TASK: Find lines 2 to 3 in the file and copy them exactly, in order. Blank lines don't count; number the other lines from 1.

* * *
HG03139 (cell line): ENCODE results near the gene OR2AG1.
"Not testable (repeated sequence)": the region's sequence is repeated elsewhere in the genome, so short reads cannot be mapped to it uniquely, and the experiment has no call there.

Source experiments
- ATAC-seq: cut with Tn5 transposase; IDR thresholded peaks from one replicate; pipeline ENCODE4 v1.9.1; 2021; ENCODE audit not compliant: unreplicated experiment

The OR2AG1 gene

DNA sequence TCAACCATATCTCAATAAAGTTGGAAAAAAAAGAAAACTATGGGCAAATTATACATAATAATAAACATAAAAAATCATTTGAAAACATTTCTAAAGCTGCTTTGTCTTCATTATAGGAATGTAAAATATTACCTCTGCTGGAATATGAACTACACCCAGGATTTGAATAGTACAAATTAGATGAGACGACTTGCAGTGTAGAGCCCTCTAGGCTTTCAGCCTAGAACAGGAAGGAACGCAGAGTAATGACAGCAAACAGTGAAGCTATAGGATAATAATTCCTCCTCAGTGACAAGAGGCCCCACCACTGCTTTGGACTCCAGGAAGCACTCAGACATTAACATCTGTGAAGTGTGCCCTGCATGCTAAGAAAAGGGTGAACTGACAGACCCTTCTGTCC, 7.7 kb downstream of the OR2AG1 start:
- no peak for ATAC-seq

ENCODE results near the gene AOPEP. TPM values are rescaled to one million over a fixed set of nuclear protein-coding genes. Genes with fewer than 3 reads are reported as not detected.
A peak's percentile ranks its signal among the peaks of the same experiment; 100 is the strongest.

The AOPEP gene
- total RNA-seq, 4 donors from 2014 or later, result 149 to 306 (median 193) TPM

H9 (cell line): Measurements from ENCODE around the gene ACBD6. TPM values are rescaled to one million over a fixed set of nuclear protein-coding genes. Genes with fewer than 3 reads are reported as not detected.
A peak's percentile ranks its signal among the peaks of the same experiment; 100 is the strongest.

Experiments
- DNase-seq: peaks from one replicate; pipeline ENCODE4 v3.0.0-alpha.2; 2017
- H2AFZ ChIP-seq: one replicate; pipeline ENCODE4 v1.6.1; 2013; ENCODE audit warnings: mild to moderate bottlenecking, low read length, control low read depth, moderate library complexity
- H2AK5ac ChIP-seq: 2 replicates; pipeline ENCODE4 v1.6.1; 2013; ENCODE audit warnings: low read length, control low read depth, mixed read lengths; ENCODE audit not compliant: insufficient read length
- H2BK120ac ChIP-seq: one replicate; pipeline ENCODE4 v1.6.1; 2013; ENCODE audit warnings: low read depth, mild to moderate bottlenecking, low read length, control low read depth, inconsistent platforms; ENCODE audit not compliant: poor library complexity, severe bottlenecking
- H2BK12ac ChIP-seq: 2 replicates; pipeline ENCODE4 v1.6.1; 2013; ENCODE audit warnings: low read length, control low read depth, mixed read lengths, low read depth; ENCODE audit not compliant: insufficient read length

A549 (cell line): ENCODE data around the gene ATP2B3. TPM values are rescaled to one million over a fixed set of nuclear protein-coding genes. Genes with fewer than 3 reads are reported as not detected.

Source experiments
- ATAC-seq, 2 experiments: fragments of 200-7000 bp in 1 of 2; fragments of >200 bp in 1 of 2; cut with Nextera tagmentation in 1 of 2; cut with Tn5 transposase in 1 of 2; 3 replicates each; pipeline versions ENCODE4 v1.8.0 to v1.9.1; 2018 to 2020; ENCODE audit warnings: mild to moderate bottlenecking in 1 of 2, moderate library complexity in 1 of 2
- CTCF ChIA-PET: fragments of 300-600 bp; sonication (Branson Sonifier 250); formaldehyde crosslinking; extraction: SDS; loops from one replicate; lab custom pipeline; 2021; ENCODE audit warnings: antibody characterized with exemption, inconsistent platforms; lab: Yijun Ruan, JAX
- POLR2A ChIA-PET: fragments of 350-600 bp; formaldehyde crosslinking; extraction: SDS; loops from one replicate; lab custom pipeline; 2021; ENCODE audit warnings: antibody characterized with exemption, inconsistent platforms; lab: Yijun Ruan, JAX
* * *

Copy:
"Not testable (repeated sequence)": the region's sequence is repeated elsewhere in the genome, so short reads cannot be mapped to it uniquely, and the experiment has no call there.

Source experiments